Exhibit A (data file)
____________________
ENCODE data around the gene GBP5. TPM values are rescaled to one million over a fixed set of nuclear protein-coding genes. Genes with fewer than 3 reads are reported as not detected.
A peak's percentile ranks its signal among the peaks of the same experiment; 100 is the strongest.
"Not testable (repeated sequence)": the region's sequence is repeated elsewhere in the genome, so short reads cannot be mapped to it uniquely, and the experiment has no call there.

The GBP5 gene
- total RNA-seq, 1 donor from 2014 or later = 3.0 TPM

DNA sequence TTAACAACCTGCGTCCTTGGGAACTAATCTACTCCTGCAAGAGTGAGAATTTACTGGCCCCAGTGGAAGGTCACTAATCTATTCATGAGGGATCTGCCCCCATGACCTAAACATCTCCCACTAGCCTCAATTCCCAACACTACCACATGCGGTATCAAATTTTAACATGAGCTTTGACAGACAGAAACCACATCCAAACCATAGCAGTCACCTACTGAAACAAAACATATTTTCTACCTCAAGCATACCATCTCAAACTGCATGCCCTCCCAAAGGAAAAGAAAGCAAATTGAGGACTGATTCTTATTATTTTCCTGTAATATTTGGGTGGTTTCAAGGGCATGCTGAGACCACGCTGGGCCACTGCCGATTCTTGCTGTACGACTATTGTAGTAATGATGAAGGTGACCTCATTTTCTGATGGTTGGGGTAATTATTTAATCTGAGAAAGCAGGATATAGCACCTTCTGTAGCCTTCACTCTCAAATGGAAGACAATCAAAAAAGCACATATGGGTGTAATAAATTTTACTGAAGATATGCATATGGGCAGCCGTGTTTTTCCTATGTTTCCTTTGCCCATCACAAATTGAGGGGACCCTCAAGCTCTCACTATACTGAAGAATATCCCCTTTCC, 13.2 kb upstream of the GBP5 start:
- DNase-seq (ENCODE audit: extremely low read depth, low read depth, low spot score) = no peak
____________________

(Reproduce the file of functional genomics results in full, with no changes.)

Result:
ENCODE data around the gene GBP5. TPM values are rescaled to one million over a fixed set of nuclear protein-coding genes. Genes with fewer than 3 reads are reported as not detected.
A peak's percentile ranks its signal among the peaks of the same experiment; 100 is the strongest.
"Not testable (repeated sequence)": the region's sequence is repeated elsewhere in the genome, so short reads cannot be mapped to it uniquely, and the experiment has no call there.

The GBP5 gene
- total RNA-seq, 1 donor from 2014 or later = 3.0 TPM

DNA sequence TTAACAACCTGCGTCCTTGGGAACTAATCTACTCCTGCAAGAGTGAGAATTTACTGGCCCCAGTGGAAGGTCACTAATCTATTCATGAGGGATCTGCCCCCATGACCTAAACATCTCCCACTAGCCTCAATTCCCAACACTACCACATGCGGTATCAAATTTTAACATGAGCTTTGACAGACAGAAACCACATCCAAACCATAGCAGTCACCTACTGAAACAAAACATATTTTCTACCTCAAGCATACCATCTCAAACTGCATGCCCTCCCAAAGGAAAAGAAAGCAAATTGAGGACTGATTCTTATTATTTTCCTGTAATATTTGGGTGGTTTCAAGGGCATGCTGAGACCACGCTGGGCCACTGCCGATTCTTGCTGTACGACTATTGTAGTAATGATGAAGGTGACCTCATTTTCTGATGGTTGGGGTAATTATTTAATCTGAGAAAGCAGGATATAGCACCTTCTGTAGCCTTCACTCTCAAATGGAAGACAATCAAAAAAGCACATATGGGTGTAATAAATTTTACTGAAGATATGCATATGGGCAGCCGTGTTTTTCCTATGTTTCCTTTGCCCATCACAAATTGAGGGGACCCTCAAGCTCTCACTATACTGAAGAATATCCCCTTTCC, 13.2 kb upstream of the GBP5 start:
- DNase-seq (ENCODE audit: extremely low read depth, low read depth, low spot score) = no peak